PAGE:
Have you ever bought a car without test driving it first? For most people, the answer is an emphatic, “no!”. An automobile is a big investment. Having a salesperson show you the car in the showroom doesn’t tell you much about the experience of driving it in a real-world environment. That’s why you need to take it for a spin before handing over your hard-earned money.
The same goes for free trials of software products offered to healthcare organizations. A free trial gives users the opportunity to try out a product at no cost for a set time period to ensure it is the right option before making a purchase. Organizations can test the product in the context of their own data, in their own environment, and within their own workflows.
Ideally, a free trial is a win-win situation. Your organization mitigates the risk of investing in a new solution that doesn’t meet its immediate and long-term needs, and the software vendor can demonstrate value and potentially earn a new customer.
However, a free trial is only beneficial if the prospective users actually test out the product fully in the context of their own needs, allowing for an informed purchase decision.
Gaining the Most From Your Free Trial
- Request a demo in advance of your free trial. By doing so, you can see how to navigate and use the software tools ahead of time, which will minimize training time and maximize the testing time during the limited window of the trial.
- Ask questions. The best evaluation involves an open conversation between you and the vendor. Vendors love talking about their platform. Ask as many questions as you can to learn about the features and benefits of the product and how it can meet your criteria.
- Pre-plan the evaluation. Identify who will be involved, lay out a timeline, and prioritize which features or functions to test out. It’s also important to set specific measurements for determining what success looks like. Some examples of categories in which you may want to set specific goals for include ease of use, functionality, implementation, professional services, ROI, and user adoption.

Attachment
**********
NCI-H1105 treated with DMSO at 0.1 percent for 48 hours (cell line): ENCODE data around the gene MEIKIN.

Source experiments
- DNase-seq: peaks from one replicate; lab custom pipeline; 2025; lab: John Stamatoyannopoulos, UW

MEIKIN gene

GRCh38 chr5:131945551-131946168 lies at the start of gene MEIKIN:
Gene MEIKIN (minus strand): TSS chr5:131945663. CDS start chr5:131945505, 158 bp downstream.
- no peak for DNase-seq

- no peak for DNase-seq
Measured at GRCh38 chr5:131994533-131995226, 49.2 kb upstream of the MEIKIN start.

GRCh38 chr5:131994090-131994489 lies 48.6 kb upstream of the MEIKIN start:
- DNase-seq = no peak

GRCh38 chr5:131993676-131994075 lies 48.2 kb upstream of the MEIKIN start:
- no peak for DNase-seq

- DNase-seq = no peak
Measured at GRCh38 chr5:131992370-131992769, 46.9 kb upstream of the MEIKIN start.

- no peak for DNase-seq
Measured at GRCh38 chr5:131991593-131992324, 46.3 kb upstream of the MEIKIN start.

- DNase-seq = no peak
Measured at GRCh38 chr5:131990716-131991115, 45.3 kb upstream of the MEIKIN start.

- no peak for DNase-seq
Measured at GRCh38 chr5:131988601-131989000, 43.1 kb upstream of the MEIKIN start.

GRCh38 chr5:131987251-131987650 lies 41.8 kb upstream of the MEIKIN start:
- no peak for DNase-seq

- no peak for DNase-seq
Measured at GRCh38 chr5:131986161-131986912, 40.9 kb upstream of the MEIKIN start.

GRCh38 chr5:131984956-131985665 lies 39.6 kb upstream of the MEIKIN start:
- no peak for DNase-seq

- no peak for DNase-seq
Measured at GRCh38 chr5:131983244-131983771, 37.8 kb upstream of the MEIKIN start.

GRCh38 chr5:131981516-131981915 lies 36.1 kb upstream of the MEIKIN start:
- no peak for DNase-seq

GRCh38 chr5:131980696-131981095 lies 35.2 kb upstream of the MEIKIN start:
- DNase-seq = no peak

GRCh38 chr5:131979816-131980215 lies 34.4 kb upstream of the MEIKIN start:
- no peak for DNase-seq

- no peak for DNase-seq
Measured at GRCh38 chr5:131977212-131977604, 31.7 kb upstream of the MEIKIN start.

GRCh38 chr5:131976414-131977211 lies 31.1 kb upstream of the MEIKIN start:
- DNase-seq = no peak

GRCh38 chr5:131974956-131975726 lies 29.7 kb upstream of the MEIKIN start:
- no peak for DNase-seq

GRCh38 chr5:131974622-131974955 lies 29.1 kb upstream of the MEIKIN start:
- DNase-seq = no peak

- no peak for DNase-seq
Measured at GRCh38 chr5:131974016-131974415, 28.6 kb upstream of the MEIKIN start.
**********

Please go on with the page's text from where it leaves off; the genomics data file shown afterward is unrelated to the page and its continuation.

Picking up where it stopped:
- Involve your team. Getting your team involved in the evaluation process improves the efficiency of testing different functionalities and allows for multiple viewpoints. It can also improve buy-in and adoption of the system if you decide to make the investment.
- Get user feedback. Input from users will ensure all important aspects of the solution are taken into consideration and gives you a better understanding of whether the product will work for your organization.
- Use real data. While it may be easier to populate the software with “test” data, the best way to ensure that a platform will work within your environment and meet your unique needs is to use actual data.
- Test out integrations. If the software offers integrations with other tools and applications your organization uses, test them out to discover how easily they work together. This will let you know if the system supports and facilitates current workflows and whether it will require process changes.
- Check out the vendor resources. Before investing in a software solution, it’s important to test out any value-added resources the vendor has to offer. It doesn’t matter how great the software works if it comes with poor service and support from the vendor.
A free trial gives you a peek behind the curtain, so you can learn more about the product hands-on, instead of through a website, brochure, or demo. By taking full advantage of the opportunity, your organization can make a confident, informed decision.
At HealthPay24, we encourage prospective clients to take advantage of a 30-day complimentary trial of our patient financial engagement solution. If we’re asking you to dedicate budget to our product, we want the experience to prove strategic value rather than a commoditized service. We believe a software evaluation builds trust and enhances transparency, so you will know exactly what to expect moving forward.